Scaffolding – Anna Spargo-Ryan



Last Sunday, as the day slipped into dusk, I had a panic attack. I have different kinds – sometimes I just feel like I’ve breathed too quickly, or like I’ve slipped on a bit of wet road, and I can sit in a quiet place and reorient myself without too much chaos.

This was not one of those times. This was one of the times when the walls collapse around me and crush me to death and my ghost cries out from under the walls, and I can hear the voices of the living outside of the walls but we can’t connect, just bang on our respective bricks until fresh air comes to clear the rubble. Sometimes the people in the living world ask me to tell them about my plans for tomorrow, or the colour of the ceiling, or the specific sulphur smell of imminent-but-unlikely death (it’s “suffocating on the inside of a gas oven, but the oven is made from stale fish bones and you’re blinded by carbon dust at the time”), and that helps. Not every time, but enough of the time that it’s still worth making the effort. The people in the living world that is my house have big hands and low voices, and they say, “tell me what’s on this table,” and I tell them even though my eyes have been obstructed by the walls and the dust and the rushing blood, and eventually the air comes and I can stand on the earth again. Not every time. But some of the time.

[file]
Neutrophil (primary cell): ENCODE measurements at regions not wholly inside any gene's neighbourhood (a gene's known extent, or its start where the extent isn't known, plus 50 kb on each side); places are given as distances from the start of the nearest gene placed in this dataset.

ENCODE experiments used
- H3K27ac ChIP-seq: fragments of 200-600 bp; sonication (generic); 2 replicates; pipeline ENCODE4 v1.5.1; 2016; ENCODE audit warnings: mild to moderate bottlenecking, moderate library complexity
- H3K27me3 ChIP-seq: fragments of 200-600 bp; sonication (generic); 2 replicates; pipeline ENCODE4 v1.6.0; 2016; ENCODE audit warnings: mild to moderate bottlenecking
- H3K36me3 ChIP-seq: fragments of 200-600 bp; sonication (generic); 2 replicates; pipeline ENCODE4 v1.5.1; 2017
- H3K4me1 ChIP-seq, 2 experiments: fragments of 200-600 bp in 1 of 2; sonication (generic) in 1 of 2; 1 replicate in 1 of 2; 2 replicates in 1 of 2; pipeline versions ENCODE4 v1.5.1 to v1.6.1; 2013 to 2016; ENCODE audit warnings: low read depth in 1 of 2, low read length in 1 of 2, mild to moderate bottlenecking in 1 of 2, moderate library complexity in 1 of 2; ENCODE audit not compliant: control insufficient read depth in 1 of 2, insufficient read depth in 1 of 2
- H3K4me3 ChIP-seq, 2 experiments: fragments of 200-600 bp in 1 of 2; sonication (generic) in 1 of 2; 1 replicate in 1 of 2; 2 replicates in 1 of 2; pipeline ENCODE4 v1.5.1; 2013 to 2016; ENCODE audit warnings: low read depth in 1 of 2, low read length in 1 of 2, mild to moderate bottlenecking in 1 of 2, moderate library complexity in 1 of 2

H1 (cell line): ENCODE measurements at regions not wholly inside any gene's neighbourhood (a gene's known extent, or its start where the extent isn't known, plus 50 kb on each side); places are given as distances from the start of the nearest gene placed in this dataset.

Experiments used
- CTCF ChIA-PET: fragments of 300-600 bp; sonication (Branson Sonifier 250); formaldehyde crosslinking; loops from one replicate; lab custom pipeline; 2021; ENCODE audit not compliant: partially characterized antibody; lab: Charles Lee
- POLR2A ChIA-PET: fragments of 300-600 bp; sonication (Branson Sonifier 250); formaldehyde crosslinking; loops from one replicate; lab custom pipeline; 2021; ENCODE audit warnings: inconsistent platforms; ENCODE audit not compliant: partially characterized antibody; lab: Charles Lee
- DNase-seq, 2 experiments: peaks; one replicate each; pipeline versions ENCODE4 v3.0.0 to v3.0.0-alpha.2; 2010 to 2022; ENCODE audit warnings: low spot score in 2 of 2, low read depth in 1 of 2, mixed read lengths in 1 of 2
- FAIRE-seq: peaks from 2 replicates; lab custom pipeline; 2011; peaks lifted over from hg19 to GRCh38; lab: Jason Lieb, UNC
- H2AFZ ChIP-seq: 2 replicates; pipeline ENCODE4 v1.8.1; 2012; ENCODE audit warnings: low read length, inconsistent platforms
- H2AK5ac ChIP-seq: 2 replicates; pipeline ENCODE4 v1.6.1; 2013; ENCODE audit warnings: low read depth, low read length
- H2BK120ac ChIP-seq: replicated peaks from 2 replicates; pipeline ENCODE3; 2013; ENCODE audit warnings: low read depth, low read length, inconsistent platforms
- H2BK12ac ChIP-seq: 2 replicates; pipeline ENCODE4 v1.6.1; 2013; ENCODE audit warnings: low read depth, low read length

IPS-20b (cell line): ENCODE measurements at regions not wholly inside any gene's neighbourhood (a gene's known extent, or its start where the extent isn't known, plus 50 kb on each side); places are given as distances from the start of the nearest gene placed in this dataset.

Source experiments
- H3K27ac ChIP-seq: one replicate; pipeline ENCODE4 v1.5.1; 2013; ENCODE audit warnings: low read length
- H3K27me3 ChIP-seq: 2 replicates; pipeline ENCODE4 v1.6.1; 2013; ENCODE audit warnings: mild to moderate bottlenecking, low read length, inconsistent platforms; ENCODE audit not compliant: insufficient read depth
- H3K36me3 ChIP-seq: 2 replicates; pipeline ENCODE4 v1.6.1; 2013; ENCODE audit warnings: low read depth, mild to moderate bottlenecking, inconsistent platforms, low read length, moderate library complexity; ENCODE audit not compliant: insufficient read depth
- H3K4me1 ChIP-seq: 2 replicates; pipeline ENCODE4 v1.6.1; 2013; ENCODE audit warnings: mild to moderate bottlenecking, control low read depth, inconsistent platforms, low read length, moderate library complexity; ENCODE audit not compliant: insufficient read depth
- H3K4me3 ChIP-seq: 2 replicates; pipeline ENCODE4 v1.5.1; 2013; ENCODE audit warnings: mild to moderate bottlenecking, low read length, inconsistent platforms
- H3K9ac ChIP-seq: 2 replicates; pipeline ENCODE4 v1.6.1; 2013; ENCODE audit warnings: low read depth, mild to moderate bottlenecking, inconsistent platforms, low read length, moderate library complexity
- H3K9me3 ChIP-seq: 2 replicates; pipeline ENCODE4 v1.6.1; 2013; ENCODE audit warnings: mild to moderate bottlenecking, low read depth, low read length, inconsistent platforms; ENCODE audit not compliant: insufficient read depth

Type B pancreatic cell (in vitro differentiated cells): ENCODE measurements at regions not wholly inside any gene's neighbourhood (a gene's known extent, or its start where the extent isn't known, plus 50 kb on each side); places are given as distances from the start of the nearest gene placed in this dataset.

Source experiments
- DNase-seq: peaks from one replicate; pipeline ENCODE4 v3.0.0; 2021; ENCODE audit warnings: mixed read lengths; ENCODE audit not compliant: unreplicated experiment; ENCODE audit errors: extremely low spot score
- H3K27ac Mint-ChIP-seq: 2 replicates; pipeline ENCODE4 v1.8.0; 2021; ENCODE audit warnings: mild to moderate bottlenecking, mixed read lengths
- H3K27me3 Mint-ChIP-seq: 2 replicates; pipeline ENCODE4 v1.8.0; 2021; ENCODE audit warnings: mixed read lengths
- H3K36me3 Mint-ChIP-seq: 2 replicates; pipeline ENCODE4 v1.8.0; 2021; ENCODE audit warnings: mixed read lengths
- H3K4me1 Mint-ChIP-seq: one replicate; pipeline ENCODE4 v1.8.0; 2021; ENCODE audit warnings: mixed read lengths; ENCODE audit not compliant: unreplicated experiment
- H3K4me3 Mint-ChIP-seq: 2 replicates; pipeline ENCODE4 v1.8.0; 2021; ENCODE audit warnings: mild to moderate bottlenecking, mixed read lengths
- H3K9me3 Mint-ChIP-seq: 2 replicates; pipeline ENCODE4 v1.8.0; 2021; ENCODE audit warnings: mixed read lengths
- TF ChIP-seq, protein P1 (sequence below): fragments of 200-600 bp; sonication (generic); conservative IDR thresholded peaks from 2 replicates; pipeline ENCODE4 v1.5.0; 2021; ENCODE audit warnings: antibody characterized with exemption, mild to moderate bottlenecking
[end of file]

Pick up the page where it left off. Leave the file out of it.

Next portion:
So I had this panic attack, this world-ending, heart-stopping panic attack. And while I was there under the rubble, trying but mostly not trying to pluck my way through the bricks, I was also cooking dinner hot oil over a stove, and I was also finding a tin of gourmet cat food in the pantry, and I was also reading my emails on my smartphone, and I was also telling my partner about the cafe I was going to have breakfast at the next morning. And from inside my collapsed brick prison, I could see all the terrible things that had ever or would ever happen, not only to me but to every single person, and I knew it would stop if the fresh air would just break through and shove the walls away, but it did not and I was stuck there in the brick mausoleum for three minutes or an hour or several days.

Today is also Sunday. Yesterday I woke up, on Saturday morning, and I thought, “tomorrow when the day slips into dusk, I will have the kind of panic attack that traps me under the fallen walls of safety”. I had a new blanket I’d bought especially for the occasion of spending my entire Saturday worrying about what might happen on Sunday afternoon, bundled into the blue chair in the back room, which is the safest room for reasons I have not understood yet, and at the mid-century table, under which I spent some of my afternoon, trying to avoid the collapsing walls. And I was successful, for a while. For some of the day, I looked out through the window and the liquidambar next door waved to me with its yellow and orange hands. For some of the day, I helped a child I vaguely recognised cook pasta on a stove I’m sure I’d used once or twice before. For some of the day, I held out my palms to push back the walls and they bowed and bent and they were rubber and so was my brain.